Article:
The State Department said the nixed programs are the Policymakers Educational China Trip Program, the U.S.-China Friendship Program, the U.S.-China Leadership Exchange Program, the U.S.-China Transpacific Exchange Program and the Hong Kong Educational and Cultural Program.
The programs allowed government employees to travel using funding from foreign governments.
“While other programs funded under the auspices of the [Mutual Educational and Cultural Exchange Act] are mutually beneficial, the five programs in question are fully funded and operated by the PRC government as soft power propaganda tools,” the statement said. “They provide carefully curated access to Chinese Communist Party officials, not to the Chinese people, who do not enjoy freedoms of speech and assembly.”
Secretary of State Mike Pompeo said the U.S. welcomes cultural programs that are “reciprocal and fair,” but “one-way programs such as these are not mutually beneficial.”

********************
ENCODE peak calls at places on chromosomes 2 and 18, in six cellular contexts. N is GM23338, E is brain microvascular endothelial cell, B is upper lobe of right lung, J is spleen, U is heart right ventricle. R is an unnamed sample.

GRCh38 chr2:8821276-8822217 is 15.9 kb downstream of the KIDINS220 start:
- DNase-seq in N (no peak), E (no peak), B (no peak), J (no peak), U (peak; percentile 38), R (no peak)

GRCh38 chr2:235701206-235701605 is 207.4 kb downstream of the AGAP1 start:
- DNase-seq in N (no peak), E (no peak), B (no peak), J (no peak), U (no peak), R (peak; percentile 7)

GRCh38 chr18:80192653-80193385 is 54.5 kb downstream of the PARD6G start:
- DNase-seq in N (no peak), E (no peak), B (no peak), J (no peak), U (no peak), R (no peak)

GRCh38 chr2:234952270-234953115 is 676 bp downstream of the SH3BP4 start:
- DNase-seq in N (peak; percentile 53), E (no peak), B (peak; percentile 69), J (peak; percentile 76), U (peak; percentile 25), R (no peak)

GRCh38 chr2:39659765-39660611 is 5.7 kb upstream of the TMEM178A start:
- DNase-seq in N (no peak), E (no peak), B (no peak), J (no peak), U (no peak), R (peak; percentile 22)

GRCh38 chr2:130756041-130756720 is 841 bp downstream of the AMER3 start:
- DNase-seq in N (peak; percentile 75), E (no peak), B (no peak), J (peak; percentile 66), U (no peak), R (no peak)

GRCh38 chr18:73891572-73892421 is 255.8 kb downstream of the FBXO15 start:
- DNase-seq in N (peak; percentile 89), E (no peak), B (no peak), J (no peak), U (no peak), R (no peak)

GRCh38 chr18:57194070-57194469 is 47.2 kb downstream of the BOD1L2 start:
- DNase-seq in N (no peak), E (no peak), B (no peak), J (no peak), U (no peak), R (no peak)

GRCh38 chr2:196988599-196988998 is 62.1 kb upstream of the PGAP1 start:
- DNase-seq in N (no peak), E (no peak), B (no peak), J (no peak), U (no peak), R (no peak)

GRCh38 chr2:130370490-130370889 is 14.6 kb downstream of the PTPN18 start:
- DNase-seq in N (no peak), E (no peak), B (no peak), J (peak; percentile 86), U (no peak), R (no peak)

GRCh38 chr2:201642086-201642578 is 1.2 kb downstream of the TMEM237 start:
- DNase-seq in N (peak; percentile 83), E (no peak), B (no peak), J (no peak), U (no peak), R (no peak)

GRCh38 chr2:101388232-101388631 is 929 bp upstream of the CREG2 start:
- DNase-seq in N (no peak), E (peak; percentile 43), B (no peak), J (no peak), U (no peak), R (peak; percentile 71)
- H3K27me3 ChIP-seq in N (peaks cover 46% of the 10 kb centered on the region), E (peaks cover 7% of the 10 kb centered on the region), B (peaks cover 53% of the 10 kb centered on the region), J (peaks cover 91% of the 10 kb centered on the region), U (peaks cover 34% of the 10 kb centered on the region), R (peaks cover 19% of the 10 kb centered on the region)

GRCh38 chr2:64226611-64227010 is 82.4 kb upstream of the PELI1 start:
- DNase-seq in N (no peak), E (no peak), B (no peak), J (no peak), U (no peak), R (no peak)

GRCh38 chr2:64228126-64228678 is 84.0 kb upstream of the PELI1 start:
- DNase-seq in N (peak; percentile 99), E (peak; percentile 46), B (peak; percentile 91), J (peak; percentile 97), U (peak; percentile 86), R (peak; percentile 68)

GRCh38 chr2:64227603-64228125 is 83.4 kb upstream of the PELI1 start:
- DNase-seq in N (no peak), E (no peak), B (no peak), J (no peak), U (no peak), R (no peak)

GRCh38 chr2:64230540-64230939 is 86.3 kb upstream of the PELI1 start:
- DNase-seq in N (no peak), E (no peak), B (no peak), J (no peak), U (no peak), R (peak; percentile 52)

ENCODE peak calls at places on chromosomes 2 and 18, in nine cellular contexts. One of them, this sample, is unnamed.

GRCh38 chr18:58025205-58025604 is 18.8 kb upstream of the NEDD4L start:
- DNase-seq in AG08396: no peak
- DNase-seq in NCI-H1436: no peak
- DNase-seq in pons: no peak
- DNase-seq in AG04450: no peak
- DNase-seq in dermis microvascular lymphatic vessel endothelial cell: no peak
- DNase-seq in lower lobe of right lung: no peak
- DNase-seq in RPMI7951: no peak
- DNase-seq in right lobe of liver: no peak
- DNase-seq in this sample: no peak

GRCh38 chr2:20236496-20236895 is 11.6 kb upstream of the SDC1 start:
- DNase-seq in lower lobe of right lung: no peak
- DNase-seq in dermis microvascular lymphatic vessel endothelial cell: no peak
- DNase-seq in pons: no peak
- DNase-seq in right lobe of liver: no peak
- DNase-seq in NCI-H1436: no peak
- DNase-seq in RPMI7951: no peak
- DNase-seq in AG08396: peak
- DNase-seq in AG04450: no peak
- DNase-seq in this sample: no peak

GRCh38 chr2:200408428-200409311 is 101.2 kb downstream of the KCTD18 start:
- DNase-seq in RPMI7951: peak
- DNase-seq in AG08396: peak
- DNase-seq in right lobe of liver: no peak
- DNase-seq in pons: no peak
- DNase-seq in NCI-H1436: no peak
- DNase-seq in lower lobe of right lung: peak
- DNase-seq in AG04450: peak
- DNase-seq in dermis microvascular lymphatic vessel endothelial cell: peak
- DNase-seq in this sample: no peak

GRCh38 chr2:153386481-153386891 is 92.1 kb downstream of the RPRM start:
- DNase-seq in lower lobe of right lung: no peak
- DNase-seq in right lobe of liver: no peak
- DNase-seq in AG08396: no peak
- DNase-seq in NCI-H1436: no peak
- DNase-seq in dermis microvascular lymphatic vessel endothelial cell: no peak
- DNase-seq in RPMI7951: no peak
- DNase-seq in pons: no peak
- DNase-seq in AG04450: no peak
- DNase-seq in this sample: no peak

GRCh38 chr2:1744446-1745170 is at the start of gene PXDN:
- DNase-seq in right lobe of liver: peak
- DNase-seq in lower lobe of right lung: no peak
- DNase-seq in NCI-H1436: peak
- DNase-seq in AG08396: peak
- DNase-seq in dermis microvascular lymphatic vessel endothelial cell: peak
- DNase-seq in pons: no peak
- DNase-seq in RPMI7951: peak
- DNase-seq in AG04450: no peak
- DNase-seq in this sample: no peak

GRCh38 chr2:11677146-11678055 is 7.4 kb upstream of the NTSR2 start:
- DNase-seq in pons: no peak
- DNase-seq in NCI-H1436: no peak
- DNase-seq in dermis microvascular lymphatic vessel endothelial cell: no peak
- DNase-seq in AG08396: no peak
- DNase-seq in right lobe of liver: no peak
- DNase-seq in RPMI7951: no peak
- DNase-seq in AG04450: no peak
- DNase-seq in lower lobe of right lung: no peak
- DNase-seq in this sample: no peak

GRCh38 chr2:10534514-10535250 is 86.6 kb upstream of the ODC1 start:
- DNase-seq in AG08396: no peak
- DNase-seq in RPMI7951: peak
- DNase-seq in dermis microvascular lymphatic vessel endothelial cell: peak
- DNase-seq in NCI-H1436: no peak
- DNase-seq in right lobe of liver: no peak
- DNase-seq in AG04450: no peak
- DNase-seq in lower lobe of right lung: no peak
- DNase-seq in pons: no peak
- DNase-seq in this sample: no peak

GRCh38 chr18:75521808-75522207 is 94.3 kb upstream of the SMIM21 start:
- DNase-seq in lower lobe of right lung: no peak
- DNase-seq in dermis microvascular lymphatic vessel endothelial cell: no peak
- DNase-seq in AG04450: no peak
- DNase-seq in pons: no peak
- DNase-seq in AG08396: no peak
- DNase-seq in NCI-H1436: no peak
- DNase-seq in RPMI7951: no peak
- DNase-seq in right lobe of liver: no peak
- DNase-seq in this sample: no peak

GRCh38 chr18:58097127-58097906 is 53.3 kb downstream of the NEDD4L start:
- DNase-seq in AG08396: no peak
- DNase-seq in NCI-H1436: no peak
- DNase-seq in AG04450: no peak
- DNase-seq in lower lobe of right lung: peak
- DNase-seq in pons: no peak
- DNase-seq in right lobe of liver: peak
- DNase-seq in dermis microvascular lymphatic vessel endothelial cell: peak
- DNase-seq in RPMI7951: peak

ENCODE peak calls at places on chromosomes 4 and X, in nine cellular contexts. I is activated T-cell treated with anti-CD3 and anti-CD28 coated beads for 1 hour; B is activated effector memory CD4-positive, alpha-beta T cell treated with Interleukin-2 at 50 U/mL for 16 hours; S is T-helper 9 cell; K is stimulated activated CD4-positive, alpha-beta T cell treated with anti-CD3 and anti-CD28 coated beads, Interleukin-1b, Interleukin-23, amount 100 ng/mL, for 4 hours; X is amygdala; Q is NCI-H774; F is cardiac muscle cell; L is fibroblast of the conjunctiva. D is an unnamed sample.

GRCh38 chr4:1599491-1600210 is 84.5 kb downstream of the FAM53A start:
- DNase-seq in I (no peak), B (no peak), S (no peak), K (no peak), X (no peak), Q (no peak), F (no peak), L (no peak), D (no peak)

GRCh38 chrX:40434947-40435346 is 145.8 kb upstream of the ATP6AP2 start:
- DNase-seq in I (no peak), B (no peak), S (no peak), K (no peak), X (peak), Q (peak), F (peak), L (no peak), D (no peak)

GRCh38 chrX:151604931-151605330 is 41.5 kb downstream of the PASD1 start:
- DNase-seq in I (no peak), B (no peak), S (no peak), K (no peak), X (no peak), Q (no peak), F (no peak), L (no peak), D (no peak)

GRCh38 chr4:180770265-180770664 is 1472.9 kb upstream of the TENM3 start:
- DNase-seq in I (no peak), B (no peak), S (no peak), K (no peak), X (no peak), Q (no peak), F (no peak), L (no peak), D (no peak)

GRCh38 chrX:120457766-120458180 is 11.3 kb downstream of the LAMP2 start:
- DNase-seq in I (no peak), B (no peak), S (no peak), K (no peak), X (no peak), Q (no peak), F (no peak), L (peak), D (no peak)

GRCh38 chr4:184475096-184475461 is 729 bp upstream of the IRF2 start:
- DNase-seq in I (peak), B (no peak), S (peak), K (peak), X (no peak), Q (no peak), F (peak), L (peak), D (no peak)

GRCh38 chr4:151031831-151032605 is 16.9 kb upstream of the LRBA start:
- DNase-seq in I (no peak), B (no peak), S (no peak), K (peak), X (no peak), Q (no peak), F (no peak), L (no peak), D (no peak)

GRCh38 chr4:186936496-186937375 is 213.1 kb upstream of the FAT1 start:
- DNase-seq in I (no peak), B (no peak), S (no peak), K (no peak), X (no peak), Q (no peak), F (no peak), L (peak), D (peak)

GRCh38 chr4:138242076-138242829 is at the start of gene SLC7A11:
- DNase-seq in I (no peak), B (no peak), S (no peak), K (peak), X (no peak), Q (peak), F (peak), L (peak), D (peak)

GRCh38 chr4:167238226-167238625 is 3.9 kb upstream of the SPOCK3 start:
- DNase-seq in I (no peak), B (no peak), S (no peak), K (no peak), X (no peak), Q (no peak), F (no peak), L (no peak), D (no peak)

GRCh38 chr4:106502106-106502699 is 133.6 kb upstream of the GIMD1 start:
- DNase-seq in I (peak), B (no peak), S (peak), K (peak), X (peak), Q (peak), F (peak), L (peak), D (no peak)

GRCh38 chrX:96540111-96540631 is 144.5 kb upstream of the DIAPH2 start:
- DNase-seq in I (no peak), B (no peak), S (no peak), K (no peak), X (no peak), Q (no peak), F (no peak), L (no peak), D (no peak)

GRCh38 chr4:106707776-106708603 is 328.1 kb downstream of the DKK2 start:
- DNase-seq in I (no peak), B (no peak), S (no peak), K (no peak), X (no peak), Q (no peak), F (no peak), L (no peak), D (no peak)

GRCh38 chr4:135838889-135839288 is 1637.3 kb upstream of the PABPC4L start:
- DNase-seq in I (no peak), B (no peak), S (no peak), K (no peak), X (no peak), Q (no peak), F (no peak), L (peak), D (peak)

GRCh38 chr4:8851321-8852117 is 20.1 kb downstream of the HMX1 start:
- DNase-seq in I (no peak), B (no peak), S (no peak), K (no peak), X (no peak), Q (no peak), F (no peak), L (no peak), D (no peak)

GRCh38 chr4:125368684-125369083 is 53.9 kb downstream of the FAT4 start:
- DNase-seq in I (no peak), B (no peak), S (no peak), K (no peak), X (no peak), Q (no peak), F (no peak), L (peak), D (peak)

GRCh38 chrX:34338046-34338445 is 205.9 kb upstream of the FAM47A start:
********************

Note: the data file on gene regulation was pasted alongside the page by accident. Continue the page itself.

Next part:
The Trump administration has taken a hardline approach toward China, pushing back on its incursions into human rights against religious minorities and in Hong Kong, as well as tackling privacy concerns related to Chinese technology in the U.S. It has shown no sign of slowing down on that approach in the last days of the administration.
The administration also announced Friday that it has restricted visas for Chinese officials and their immediate family to protect the U.S. from the Chinese Communist Party’s “malign influence.”
The change reduces the maximum validity of the visas from 10 years to one month, the State Department said.
In an interview with Fox News this week, Director of National Intelligence John Ratcliffe urged the incoming Biden administration to acknowledge that China is the “greatest national security threat that we face.”
“People that equate other things, or say … Russia is a greater threat, they are politicizing intelligence,” he said.
Fox News’ Brooke Singman, Bradford Betz and Rich Edson contributed to this report.